Alumni donations to fund new NAS professorship, arts programs

by Hannah Jinks | 4/30/19 2:15am

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Dartmouth’s Native American studies program is located at Sherman House.

by Darren Gu / The Dartmouth

College President Phil Hanlon announced earlier this month that as part of Dartmouth’s ongoing “The Call to Lead” capital campaign, large gifts from donors will lead to the creation of a new professorship in the Native American studies program and the revitalization of the College’s Arts district. 

The College commenced the capital campaign, which aims to raise $3 billion in service of Dartmouth’s educational and philanthropic goals, last April. The fundraising effort reached a major milestone earlier this month when donations surpassed $2 billion.

A gift from Mae Hueston ’86 and John Hueston ’86 will endow the Mae and John Hueston Distinguished Professorship in Native American Studies — currently one of the smallest departments at Dartmouth. This endowment will expand the program through the creation of one of the few senior academic professorships in higher education focused on studying indigenous peoples around the globe.

“We always knew we wanted to give to the College,” Mae Hueston said. “We finally narrowed it down to [the new NAS professorship] because I had worked with the College since I graduated to improve conditions for Native American students.”

Mae Hueston stressed the critical position Dartmouth occupies as a global leader in comparative studies of indigenous peoples. She added that the expansion of the NAS program will help inform Dartmouth students of their peers’ backgrounds.

“I had a very difficult time coming to Dartmouth from a remote reservation and I think a lot of the ,time people don’t understand [Native American students’] experience,” Hueston said. “Not only do we endure culture shock, but we also encounter people who don’t understand our culture.”

NAS program chair Colin Calloway said the endowment holds particular significance for Dartmouth as an institution originally chartered to educate and instruct Native American students. 

“Mae and John Hueston’s major gift … represents a milestone in Dartmouth’s 250-year history as a college established with the avowed purpose of educating Native Americans,” Calloway said. “It also serves as an important marker for the continued growth and future direction of NAS at Dartmouth.”

For nearly the first 200 years of the College’s existence, only 19 Native American students graduated from Dartmouth, according to the College’s Native American Program website. However, the College revitalized its original dedication to educating Native American students in 1970 under the leadership of then-President John Kemeny. In the nearly 50 years that have elapsed since Dartmouth’s re-commitment, over 1,000 Native Americans from over 200 different tribes have attended the College — a larger number of students than all other Ivy League institutions combined have seen during this time span.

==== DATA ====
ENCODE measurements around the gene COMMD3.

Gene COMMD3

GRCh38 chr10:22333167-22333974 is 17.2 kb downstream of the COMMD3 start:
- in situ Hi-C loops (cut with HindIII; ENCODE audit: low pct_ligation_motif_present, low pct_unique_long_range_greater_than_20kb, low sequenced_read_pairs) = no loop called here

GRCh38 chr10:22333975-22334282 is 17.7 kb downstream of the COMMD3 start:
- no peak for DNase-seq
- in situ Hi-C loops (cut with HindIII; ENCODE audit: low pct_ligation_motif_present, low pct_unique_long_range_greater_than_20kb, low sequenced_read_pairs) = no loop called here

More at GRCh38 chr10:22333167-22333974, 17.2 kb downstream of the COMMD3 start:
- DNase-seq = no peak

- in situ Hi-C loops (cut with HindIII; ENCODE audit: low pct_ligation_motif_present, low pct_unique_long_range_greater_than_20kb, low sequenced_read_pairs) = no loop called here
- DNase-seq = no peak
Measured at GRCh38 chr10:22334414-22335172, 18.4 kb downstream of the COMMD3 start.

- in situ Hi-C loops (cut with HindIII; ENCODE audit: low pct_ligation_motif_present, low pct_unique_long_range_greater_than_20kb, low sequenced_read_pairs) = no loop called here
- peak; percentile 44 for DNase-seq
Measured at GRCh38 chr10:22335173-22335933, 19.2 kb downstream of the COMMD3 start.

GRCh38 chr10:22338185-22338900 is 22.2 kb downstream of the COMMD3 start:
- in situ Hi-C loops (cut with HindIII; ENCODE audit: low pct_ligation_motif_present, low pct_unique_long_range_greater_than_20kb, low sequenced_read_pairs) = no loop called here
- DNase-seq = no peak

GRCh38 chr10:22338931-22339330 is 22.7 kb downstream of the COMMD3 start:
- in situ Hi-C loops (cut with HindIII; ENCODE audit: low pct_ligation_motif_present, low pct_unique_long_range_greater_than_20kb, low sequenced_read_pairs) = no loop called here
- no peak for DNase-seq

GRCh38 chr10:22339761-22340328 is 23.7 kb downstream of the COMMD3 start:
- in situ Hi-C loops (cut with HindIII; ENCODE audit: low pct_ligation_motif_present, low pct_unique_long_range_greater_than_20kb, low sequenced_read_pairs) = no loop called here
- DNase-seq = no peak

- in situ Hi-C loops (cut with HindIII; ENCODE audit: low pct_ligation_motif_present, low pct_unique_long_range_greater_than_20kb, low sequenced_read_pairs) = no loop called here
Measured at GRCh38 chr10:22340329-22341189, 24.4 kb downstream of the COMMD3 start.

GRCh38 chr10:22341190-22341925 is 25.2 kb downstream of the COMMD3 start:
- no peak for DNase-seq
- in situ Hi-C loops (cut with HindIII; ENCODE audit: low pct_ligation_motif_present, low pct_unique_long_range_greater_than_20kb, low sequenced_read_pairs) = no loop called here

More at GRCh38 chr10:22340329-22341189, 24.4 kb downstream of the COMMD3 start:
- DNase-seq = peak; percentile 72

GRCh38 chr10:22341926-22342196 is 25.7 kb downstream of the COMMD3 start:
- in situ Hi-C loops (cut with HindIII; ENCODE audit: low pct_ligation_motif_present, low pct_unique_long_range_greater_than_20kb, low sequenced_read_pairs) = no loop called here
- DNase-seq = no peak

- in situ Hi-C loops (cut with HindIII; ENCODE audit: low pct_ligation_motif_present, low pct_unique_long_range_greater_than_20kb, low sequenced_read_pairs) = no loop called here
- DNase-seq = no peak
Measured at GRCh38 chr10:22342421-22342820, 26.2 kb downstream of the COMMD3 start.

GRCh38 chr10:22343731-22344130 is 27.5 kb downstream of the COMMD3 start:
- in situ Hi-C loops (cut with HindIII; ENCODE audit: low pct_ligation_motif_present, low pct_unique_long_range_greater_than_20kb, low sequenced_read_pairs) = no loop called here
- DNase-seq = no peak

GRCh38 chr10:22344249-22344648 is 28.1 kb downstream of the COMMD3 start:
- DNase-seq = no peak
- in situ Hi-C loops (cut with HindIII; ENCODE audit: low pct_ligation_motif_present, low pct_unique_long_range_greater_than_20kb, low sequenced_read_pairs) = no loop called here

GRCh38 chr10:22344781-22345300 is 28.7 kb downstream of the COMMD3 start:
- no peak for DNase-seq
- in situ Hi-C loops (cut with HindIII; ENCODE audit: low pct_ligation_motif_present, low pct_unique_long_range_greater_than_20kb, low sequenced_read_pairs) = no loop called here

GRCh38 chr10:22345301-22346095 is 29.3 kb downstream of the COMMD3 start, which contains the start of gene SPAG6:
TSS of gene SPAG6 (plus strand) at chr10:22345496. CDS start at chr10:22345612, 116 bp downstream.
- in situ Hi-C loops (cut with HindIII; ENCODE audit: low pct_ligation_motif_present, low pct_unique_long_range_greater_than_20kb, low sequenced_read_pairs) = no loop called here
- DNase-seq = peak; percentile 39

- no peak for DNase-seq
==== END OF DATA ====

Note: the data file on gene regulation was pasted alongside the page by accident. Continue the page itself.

Some Native American students said that they appreciate the new professorship, but they hope to see more changes. 

“Dartmouth has a good Native population compared to other Ivies, but that does not justify [the College] saying that is enough,” Caileadair Holmes ’22 wrote in an email interview. “I am hoping in my coming years that people see more funding and support of Native-led projects and programs that cater to more than the Native community.”

Erin Bunner ’22 said that Native American representation and acknowledgment should extend beyond the NAS program.

“Dartmouth is moving in the right direction by expanding the department, but it’s not enough,” Bunner said. “What about having an indigenous speaker at the 250th commencement or constructing a land acknowledgment somewhere on campus?”

Hanlon also announced that a $15 million commitment by members and friends of the Hopkins Center Advisory Board will help edge the College’s Arts district toward completion. The gift will contribute to the performing arts center’s proposed $75 million revitalization.

In January, the Hood Museum of Art reopened after a three-year renovation and expansion project, which aimed to create a learning environment that “fosters transformative educational encounters with art for everyone,” according to the museum’s website. In his announcement of the new funding, Hanlon stressed that this revitalization project enables the College to provide more space for “creative expression.”

The $75 million renovation and expansion of the Hopkins Center will allow for the creation of flexible, technology-driven performance and maker spaces within the Arts district while encouraging creative collaboration between students and art faculty from various departments.